PROBATE & ESTATE ADMINISTRATION: WHO IS RESPONSIBLE FOR HANDLING THE PROBATE PROCESS?
The personal representative (sometimes referred to as the Executor or Executrix or the Administrator or Administratrix) is appointed as part of the probate proceeding and has the responsibility of managing the estate throughout probate, subject to established probate rules and procedures of the state where probate is held.
When There Is a Will
When there is a will, the deceased will usually have named or nominated a personal representative and possibly alternate personal representatives in this document. The personal representative named in a will is not obligated to serve and may choose to resign at any time.
If the named personal representative declines to serve, or resigns after serving, the alternate named in the will typically is then appointed by the probate court. If none of the people named as personal representative are willing or able to act, the probate court will appoint someone else.
Unless state laws require that another family member or beneficiary wishing to serve be appointed, and such family members or beneficiaries are qualified, willing to serve, and readily available, it is not unheard of for a probate court to select a “political crony” or a trust company that has made contributions to the judge or the judge’s political party to serve as the personal representative, as the fees sometimes can be quite lucrative.
When There Is No Will
When the deceased has passed without having created a Last Will and Testament, one of the people who would receive property under the laws of the state if there is no will (such as a spouse or child) will often be chosen to act as a personal representative.
How Much Control Does the Personal Representative Have?
In many states, the probate court has a considerable amount of control over the activities of the personal representative, and requires that she or he obtain prior permission of the court before certain actions, such as sale of real estate or business interests owned by the estate, may take place. The personal representative also has to post a bond in some states, unless the will specifically says that he or she is to serve without bond.
The job of the personal representative can be a thankless one. Fingers start pointing quickly at the personal representative if things don’t go the way family members expect.
Since the personal representative is bound to carry out the terms of your will or the rule of property division in your state when there is no will (intestate succession) and obey the laws of the state, pick someone who is honest, responsible, organized, and likes numbers. An attorney or accountant is an obvious choice, though these experts can always be hired by the personal representative if complex legal, tax, and accounting issues are involved. Consider a personal representative who has a personal interest in your family, is familiar with your affairs (but not have a conflict of interest), has people skills, and the competence and maturity to do the job well.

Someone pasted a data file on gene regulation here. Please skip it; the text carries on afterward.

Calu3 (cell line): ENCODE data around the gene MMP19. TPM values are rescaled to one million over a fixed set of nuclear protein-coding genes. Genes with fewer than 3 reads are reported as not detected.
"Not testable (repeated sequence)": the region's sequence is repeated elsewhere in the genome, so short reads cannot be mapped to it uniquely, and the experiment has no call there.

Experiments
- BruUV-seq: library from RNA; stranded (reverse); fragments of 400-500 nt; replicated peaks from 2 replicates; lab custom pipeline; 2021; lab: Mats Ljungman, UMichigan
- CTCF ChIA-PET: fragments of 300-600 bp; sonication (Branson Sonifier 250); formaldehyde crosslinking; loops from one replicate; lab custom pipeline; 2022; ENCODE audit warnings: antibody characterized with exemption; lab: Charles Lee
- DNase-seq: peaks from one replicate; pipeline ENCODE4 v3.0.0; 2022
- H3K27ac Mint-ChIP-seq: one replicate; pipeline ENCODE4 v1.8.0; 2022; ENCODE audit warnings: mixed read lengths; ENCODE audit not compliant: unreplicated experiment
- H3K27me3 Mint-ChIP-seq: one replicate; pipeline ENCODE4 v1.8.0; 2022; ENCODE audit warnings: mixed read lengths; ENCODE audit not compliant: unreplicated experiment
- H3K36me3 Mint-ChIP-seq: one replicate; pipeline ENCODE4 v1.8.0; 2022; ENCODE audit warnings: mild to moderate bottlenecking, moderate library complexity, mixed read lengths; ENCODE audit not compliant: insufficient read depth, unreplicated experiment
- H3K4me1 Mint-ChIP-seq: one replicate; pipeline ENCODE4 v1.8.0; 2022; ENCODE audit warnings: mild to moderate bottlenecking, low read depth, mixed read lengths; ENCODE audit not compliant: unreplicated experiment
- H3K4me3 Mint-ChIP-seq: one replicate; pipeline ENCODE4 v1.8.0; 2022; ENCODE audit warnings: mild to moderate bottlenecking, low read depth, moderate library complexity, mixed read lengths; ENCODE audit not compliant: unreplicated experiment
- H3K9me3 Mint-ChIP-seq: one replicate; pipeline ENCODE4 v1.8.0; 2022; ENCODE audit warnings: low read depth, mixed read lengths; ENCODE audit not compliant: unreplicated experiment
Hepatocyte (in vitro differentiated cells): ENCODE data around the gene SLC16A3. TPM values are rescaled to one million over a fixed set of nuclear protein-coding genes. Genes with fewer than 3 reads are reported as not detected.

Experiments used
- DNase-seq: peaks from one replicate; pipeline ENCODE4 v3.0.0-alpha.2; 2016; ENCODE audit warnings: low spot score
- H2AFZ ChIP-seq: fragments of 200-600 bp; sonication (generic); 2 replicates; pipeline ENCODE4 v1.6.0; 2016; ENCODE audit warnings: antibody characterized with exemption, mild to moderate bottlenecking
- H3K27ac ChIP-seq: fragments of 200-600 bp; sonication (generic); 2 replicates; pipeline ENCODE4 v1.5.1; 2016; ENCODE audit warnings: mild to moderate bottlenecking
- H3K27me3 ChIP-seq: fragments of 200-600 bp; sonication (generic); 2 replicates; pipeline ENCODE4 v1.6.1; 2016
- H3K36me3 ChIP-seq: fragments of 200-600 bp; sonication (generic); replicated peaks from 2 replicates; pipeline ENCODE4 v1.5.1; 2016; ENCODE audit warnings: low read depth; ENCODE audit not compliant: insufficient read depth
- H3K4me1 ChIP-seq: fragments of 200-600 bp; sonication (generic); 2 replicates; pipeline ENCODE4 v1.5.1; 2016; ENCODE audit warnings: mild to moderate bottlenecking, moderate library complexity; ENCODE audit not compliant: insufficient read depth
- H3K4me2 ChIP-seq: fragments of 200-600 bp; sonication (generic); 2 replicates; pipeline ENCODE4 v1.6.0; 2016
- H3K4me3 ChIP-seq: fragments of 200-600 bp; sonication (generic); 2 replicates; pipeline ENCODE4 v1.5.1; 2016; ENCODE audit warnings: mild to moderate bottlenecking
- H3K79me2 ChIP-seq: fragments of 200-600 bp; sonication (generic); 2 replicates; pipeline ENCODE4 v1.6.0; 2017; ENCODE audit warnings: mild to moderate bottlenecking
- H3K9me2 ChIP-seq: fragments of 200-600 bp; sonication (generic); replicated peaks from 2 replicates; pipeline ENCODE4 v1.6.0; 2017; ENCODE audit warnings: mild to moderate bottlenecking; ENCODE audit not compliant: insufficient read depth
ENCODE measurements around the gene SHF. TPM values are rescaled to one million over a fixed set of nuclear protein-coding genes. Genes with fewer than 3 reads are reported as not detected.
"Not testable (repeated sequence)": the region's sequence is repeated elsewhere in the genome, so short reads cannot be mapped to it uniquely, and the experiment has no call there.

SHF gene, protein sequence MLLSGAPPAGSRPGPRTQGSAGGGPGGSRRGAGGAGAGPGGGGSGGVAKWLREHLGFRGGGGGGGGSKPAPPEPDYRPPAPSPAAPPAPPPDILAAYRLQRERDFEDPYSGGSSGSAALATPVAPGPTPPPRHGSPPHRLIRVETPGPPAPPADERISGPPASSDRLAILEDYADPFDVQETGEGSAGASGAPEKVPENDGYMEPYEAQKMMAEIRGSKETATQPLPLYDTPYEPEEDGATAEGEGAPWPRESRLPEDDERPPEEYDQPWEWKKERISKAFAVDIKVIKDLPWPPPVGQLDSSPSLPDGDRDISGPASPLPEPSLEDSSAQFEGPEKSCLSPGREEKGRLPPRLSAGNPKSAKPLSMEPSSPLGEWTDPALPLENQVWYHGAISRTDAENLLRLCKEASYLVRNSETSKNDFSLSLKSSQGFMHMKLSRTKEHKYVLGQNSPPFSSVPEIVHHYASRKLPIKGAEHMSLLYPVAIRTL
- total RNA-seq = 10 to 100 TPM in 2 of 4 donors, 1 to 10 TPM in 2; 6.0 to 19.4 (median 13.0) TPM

Is the Person Handling Probate Compensated?
A personal representative receives out-of-pocket expenses in managing and settling the estate and usually earns a fee of about 2% of the probate estate for his or her work. (This varies moderately from state to state, and the percentage generally decreases as the size of the estate increases.) The court may allow additional fees in cases of unusual difficulty or extraordinary circumstances.
If a person is both the sole beneficiary of the estate, and the estate is not subject to federal estate tax, it usually does not make sense to take any fees at all, since the personal representative would have to pay income tax on the fee, but would not pay taxes on the same money received as an inheritance.
If a personal representative is derelict in his or her duty, the court may reduce or deny compensation, and the personal representative may be held responsible for any damages s/he caused. Liability may arise from improperly managing the assets of the estate, failing to collect claims and moneys due the estate, overpaying claimants, selling an asset without the authority to do so or at an inappropriate price, neglecting to file tax returns on time, distributing property to the wrong beneficiaries, etc. This means that the personal representative might wind up paying for the loss out of his or her own pocket.
Reference: Free Advice, Legal, Estate Planning
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